(Bloomberg) -- David Witzke, a former money manager at Citadel, started his health-care focused hedge fund Avidity Partners Management with about $750 million in commitments, according to people familiar with the matter.The Dallas-based firm, which was co-founded by former Highland Capital Management money manager Michael Gregory, began trading Nov. 1, said one of the people. Gregory, who oversees research at Avidity, led health care at Highland, and Witzke, the chief investment officer, ran one of the largest health-care portfolios at Citadel stock unit Surveyor Capital.The startup comes in a difficult fundraising environment for hedge funds as investors bail out from the industry after years of mediocre returns and high fees. Some money managers with a proven track record have convinced investors to back their funds. The biggest startup of 2019 has been the $2 billion health-care and technology-focused Woodline Partners, which is run by former Citadel traders.Avidity is also tapping the demand for specialists. Investor interest in health-care funds is trumping other industries, according to a July study by Goldman Sachs Group Inc. Investors are lured partly by performance: The health-care managers among Goldman’s clients posted average annualized returns of about 45%, without leverage, since the start of 2016.Hedge Fund Clients Seek Masters of a Corner of the UniverseVolatility in health-care stocks has also put a premium on experts who can navigate the market. President Donald Trump has taken aim at drugmakers over costly medications while Congress deliberates pricing proposals. And “Medicare for all” reforms to health insurance have gained traction as Democrats gear up for the 2020 presidential election.“Investors are definitely looking at health care and the view is they’re going to be better served in a long-short strategy due to the typical volatility you get in the space in an election year,” said Mark Doherty, head of research at hedge fund consultant PivotalPath. “There have also been a lot of companies that have come to the market in the last couple of years, and typically that gives you a lot of opportunities for short ideas.”Health-care traders also benefit from the event-driven nature of the industry. It makes it harder for quants to flood the space and sap gains from fundamental stock-pickers, Doherty said.Witzke has a Ph.D. in chemical engineering and spent more than a decade as a biotechnology analyst, first on the sell-side and later at hedge funds Ridgeback Capital Management and Citadel. He began managing money at Ken Griffin’s $32 billion firm in 2011, according to an investor presentation seen by Bloomberg.During his eight years at Highland, Gregory held several management roles, including CIO of the firm’s alternative investment platform. He previously ran his own fund for four years, which was absorbed into Highland in 2010. Gregory has an MBA from a joint program among Yale University’s medical, management and public health schools.The duo tapped several industry specialists to help come up with trade ideas, including former Citadel analyst Jay Cecil to focus on biotechnology and Highland money manager Andrew Hilgenbrink to focus on therapeutics, according to the presentation. The firm also hired another Citadel analyst, Jeff Knightly, to specialize in medical technology, tools and services.Witzke and Gregory declined to comment.To contact the reporters on this story: Katia Porzecanski in New York at email@example.com;Riley Griffin in New York at firstname.lastname@example.orgTo contact the editors responsible for this story: Sam Mamudi at email@example.com, Vincent Bielski, Melissa KarshFor more articles like this, please visit us at bloomberg.com©2019 Bloomberg L.P.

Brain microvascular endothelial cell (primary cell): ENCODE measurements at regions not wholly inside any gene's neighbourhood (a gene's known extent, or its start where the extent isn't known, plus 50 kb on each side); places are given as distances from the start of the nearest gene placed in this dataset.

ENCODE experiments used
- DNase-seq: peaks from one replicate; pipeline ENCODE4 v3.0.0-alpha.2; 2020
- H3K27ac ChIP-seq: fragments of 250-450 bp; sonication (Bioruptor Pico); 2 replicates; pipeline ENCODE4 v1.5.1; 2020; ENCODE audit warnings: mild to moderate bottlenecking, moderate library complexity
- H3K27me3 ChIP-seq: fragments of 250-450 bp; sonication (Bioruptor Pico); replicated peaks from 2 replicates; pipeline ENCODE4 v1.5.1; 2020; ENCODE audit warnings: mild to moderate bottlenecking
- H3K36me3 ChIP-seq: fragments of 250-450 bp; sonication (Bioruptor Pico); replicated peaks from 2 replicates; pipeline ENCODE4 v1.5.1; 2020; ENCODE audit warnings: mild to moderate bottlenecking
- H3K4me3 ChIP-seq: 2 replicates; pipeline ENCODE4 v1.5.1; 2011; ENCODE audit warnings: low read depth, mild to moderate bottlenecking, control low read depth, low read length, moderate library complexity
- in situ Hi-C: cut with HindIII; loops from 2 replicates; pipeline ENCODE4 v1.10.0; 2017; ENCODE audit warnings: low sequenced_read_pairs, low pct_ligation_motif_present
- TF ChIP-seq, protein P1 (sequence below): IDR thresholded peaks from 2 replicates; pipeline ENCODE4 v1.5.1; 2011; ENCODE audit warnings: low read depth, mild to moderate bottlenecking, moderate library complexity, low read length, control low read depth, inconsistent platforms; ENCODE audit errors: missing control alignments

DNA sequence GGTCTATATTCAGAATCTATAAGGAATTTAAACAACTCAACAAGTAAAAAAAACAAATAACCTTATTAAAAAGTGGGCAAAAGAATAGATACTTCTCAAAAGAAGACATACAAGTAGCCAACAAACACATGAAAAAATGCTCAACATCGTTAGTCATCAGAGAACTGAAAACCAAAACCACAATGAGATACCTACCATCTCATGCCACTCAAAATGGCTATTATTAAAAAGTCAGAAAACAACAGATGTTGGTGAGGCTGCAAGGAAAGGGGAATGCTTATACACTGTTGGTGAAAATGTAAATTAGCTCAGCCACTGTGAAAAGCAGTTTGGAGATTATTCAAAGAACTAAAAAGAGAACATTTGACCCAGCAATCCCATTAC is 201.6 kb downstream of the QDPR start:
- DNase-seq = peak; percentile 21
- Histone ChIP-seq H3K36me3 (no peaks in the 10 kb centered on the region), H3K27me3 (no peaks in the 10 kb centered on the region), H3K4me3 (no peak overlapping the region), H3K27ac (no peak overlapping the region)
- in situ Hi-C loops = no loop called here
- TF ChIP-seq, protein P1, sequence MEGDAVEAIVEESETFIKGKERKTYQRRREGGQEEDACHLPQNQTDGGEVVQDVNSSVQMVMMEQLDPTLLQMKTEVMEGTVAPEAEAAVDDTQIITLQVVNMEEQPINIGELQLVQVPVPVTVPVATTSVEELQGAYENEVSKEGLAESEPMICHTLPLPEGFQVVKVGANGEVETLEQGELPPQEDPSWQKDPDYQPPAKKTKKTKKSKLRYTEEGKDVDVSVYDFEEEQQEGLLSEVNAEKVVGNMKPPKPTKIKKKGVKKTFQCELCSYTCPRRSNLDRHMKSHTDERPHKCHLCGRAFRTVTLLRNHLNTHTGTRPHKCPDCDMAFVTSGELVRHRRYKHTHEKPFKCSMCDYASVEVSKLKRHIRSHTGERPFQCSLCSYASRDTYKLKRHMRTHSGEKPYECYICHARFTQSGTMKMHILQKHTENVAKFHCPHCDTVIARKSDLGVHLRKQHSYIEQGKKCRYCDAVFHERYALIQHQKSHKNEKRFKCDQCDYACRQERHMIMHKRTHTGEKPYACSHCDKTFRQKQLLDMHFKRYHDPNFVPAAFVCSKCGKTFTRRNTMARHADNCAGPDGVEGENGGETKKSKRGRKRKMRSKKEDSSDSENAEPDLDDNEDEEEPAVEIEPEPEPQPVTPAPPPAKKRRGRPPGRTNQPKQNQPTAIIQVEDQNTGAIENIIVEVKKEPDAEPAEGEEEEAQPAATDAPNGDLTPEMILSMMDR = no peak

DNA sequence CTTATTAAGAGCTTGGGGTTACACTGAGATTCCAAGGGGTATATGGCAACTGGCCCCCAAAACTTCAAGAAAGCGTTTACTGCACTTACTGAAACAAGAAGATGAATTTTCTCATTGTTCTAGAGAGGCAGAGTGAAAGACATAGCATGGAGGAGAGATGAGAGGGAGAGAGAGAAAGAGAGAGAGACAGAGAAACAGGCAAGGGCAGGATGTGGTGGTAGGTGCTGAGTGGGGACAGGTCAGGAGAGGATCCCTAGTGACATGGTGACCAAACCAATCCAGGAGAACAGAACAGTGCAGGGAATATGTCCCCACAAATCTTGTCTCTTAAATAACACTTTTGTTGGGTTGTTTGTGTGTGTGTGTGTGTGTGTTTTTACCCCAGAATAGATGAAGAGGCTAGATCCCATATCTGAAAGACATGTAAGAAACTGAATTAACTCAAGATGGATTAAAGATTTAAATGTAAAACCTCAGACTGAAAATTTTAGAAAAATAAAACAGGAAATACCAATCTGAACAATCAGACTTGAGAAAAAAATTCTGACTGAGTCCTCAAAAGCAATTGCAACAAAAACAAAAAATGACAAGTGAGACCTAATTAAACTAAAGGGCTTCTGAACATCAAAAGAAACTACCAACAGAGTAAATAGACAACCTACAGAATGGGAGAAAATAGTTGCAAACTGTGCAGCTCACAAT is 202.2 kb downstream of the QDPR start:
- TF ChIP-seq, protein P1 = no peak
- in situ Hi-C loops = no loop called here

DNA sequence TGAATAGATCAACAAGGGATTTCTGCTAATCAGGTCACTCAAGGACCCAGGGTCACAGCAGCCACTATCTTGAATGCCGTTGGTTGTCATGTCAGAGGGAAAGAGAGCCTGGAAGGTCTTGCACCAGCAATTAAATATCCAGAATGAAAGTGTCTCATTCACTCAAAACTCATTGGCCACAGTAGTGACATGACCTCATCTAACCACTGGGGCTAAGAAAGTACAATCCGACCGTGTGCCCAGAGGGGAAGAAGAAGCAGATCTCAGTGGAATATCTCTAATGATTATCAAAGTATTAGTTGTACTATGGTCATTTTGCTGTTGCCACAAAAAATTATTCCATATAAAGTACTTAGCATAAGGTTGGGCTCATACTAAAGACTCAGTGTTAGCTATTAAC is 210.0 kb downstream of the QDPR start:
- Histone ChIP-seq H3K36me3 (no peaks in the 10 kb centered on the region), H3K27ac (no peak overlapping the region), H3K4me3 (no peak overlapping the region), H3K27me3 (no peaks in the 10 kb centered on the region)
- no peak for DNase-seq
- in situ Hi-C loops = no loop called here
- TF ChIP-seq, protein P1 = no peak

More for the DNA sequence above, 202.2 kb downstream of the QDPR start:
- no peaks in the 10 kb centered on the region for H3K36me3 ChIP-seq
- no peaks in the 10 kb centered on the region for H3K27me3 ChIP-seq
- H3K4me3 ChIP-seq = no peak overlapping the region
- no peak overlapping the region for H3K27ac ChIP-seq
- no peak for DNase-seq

(Bloomberg Opinion) -- I’ve always thought someone should write a book titled “All I Really Need to Know About Stock Investing I Learned in the First Year of B-School” or something like it. The gist would be that investors should look for companies that:Make money or have a realistic chance of making money soon. Have sensible policies that align the interests of management and shareholders. Sell for a reasonable price.Granted, that could just as easily be scribbled on a cocktail napkin, but the point of the book wouldn’t be to catalog the nuances of equity investing — investors already have Benjamin Graham and David Dodd’s terrific tome “Security Analysis” for that — but to have a handy reminder on the bookshelf of how to get the crucial parts right. I’d like to think such a book would have saved Masayoshi Son, the chief executive officer of SoftBank Group Corp., some heartache. SoftBank reported a staggering $6.5 billion quarterly loss last week, resulting from Son’s sour investments in WeWork, Uber Technologies Inc. and other once-highflying startups. In comments accompanying SoftBank’s results, Son acknowledged that, “There was a problem with my own judgment, that’s something I have to reflect on.”One problem, according to Son, is he overlooked that startups need solid governance and a path to profits. The book would have covered that, and neither WeWork nor Uber would have credibly checked those boxes. And don’t forget about price. It’s not easy to make money when paying a fortune for companies, as Son routinely does, no matter how good their governance or path to profits.None of that mattered in recent years because investors eagerly paid ever-higher prices for startups. The frenzy has no doubt contributed to Son’s confidence, on display again last week, that he has a knack for venture investing. It’s true that SoftBank’s stock outpaced the Cambridge Associates U.S. Venture Capital Index by 3.1 percentage points a year through March, including dividends, since SoftBank embarked on its recent spree of acquisitions in 2010, and by 2.7 percentage points a year since it launched the Vision Fund in 2017, which houses its stakes in WeWork, Uber and roughly 70 other startups.If SoftBank got a boost from Son’s venture bets, it’s almost certainly not alone. Consider that the net internal rate of return of the bottom quartile of the Venture Capital Index was negative every year from 1997 to 2006, with an average IRR of negative 4.8% during the period. The following decade was just the opposite. The bottom quartile posted a positive IRR every year from 2007 to 2016, with an average of 6.5%. In other words, venture investors have been paid for just showing up in recent years.Investors’ loose standards have also spilled into public markets, as I recently pointed out. Glamour stocks, or companies with big expectations and pricey shares, but little or no profit, outpaced shares of the cheapest and most profitable companies by 12.5 percentage points a year over the last five years through September, according to numbers compiled by Dartmouth professor Ken French. The appeal is obvious. Investors love to think they can spot the next big thing, never mind profits, governance or price. Amazon.com Inc. is cited frequently as an example. It generated little or no profit during its first two decades. It’s been tightly controlled by founder Jeff Bezos, a king in all but name. Its price-to-earnings ratio has averaged — wait for it — 227 times since 2002, based on monthly observations. And yet a $10,000 investment in the company when it went public in 1997 would now be worth roughly $11.8 million.But Amazon is the vast exception, of course. As University of Chicago professor Eugene Fama told my Bloomberg Opinion colleague Barry Ritholtz in an interview last week, if you have 100,000 people picking stocks, “one of them will look extraordinary purely on a chance basis.” The same can be said for stocks themselves.There are signs investors are ready to give the dice a rest. Son’s newfound appreciation for profits appears to be more widely shared. Goldman Sachs Group Inc. CEO David Solomon told Bloomberg TV recently that, “there’s got to be a clear and articulated path to profitability” and that he thinks “there’s a little more market discipline coming into play.”Seeing red tends to sober up investors. Glamour stocks are down 9.1% over the last year through September, even as the S&P 500 has returned 4.3%. And that bottom quartile of venture funds posted a negative IRR of 9.2% in 2017, the most recent year for which numbers are available.At some point, the growth-at-all-cost fad will end, if it hasn’t already. But it never disappears, which is why everyone could use a reminder that profits, governance and price never go out of style.To contact the author of this story: Nir Kaissar at firstname.lastname@example.orgTo contact the editor responsible for this story: Daniel Niemi at email@example.comThis column does not necessarily reflect the opinion of the editorial board or Bloomberg LP and its owners.Nir Kaissar is a Bloomberg Opinion columnist covering the markets. He is the founder of Unison Advisors, an asset management firm. He has worked as a lawyer at Sullivan & Cromwell and a consultant at Ernst & Young. For more articles like this, please visit us at bloomberg.com/opinion©2019 Bloomberg L.P.